Boy and the World - Alê Abreu
Boy and the World follows a child who ventures out into the world (Brazil) and spends the rest of the movie trying to get back home. It's a simple story (with the exception of one strange sequence) and its nomination is clearly based on very beautiful animation. The people are not drawn in a sophisticated way, but it still works. This is your day out if you were stone cold tripping, with intermittent looks at the underbelly and poverty of Brazil. That makes the score for the film terrific and every time we see Brazil in its glory, the colors are incredible.
The story is fine but the colors are gorgeous.
When Marnie Was There - Hiromasa Yonebayashi and Yoshiaki Nishimura
Fair warning, each year a Miyazaki style film is nominated, and somehow every year I'm thoroughly bored by it.
That's why I was encouraged this year when I started watching When Marnie Was There. It is the story of a young orphan who lives with foster parents who suffers from asthma. Concerned for her welfare, they send her to live with good friends in an ocean town. Her social anxiety is significant as she tries to forge relationships. One night, she comes upon a wealthy little girl who lives in a mansion nearby, and they become fast friends. But something just isn't right and though she spends time with her friend inside the mansion, in the light of day, the home appears totally abandoned and decrepit. I spent the majority of the movie thinking, "there better be a good payoff at the end of this film, because this is insane."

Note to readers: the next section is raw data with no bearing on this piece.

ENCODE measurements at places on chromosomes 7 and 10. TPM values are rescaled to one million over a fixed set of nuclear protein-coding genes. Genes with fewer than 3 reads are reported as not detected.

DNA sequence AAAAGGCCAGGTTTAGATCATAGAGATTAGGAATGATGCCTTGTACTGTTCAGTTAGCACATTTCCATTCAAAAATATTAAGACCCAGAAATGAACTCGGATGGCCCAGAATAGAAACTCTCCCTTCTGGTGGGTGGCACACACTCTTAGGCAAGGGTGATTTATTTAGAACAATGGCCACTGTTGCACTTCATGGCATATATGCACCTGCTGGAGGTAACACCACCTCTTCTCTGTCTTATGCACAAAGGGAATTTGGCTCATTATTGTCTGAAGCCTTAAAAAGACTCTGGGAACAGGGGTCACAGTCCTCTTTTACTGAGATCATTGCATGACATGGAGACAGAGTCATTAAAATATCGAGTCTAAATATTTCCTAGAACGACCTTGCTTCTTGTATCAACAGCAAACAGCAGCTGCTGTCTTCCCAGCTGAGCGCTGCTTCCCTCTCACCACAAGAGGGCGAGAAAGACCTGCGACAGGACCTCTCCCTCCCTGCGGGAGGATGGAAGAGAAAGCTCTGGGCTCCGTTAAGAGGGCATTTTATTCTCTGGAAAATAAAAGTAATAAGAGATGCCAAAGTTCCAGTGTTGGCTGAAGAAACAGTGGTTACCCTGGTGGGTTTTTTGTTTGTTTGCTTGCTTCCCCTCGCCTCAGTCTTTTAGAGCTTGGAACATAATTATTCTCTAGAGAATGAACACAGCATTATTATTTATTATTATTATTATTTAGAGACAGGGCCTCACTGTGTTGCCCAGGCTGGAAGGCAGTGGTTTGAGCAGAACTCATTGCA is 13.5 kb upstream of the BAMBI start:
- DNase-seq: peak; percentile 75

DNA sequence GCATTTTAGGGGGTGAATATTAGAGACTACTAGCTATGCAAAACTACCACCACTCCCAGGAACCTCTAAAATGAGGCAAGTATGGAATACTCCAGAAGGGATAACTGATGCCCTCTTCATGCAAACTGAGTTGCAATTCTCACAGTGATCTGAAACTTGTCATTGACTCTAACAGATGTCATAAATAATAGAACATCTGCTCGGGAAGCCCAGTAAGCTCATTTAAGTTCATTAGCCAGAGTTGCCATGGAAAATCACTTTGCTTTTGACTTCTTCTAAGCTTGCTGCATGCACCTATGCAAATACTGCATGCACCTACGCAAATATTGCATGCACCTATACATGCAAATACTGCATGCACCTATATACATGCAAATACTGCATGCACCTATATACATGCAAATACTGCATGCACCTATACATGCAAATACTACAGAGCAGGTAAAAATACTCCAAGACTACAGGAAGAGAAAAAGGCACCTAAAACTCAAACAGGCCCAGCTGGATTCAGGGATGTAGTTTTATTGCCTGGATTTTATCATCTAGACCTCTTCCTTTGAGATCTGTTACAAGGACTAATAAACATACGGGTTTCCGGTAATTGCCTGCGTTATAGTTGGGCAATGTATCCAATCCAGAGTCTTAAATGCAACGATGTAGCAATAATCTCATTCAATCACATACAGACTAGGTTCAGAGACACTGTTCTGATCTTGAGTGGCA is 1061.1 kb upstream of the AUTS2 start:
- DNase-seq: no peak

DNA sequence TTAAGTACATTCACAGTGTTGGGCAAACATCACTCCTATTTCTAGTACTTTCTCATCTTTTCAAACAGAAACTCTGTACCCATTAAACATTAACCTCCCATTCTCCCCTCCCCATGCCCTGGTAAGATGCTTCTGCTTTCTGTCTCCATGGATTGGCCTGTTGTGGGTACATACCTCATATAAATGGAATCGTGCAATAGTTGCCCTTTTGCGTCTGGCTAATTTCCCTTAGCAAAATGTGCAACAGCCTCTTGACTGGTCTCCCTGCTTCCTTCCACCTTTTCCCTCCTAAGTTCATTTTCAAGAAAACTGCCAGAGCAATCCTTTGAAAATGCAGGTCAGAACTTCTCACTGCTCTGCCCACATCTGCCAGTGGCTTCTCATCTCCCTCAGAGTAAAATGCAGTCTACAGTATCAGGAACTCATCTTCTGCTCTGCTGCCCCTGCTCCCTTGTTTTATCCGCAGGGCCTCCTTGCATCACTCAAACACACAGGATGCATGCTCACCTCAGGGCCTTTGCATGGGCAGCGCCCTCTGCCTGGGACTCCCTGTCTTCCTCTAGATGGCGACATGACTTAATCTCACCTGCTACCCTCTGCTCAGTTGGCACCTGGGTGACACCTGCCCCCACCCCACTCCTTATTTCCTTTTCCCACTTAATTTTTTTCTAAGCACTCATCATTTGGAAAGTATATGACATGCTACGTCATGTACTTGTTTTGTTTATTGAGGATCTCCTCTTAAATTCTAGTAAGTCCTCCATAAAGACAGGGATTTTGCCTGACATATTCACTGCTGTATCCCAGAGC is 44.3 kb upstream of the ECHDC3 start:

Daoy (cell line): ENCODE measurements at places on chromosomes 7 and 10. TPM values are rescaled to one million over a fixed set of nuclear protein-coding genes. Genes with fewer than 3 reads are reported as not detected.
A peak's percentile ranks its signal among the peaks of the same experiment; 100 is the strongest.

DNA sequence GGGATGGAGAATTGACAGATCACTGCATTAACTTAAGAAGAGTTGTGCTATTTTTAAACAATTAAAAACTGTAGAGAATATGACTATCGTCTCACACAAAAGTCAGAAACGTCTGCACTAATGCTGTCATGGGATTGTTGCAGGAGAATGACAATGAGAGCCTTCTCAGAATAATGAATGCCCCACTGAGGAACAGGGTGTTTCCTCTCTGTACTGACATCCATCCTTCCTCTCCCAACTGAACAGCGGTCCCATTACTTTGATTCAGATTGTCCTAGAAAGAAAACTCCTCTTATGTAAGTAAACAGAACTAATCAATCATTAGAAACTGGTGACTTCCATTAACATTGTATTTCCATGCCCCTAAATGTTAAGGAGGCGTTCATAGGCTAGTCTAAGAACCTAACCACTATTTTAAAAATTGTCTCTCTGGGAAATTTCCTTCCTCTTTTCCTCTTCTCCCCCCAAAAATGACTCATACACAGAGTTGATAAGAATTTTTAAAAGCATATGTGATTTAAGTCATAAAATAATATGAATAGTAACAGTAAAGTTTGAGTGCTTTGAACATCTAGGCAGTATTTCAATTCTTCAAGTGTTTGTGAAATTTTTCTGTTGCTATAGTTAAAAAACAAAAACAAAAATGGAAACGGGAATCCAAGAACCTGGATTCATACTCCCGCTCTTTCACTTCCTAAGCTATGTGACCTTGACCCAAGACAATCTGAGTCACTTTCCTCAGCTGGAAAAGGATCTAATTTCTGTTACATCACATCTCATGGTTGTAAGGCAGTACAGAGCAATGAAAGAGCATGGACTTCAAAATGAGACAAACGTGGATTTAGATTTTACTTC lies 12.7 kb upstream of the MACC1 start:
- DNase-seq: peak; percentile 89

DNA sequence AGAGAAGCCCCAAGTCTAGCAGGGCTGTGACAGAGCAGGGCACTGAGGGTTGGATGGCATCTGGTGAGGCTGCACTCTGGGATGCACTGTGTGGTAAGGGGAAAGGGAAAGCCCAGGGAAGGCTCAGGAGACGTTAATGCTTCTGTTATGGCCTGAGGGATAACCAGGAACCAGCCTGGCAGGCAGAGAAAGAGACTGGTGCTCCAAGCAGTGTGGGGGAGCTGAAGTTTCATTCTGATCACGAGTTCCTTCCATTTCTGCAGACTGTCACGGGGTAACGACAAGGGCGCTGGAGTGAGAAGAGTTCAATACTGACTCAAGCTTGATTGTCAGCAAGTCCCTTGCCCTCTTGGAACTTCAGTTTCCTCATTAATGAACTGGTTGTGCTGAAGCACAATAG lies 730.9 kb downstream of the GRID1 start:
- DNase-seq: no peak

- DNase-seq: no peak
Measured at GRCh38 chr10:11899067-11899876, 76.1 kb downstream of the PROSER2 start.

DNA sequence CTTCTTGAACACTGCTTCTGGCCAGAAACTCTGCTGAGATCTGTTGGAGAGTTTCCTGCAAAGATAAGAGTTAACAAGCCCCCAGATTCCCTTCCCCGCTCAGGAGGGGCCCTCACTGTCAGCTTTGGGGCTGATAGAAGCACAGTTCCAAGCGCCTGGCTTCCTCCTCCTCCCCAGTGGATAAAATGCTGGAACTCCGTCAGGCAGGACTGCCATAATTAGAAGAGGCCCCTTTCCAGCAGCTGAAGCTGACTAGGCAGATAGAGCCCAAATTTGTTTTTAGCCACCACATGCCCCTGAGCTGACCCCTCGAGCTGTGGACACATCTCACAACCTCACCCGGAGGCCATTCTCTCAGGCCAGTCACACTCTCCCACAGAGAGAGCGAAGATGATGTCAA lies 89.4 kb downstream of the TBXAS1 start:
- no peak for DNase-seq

The film does payoff with explanations too coincidental to have any basis in reality, and the majority of what she experienced is entirely unexplainable. I'm all for suspension of disbelief, but this is ridiculous. As always, the animation is lovely, but once again, I'm recommendation a pass on this year's version of the same film.
**Please forgive the double post today, but we only have a certain number of days left and a few extra movies to review!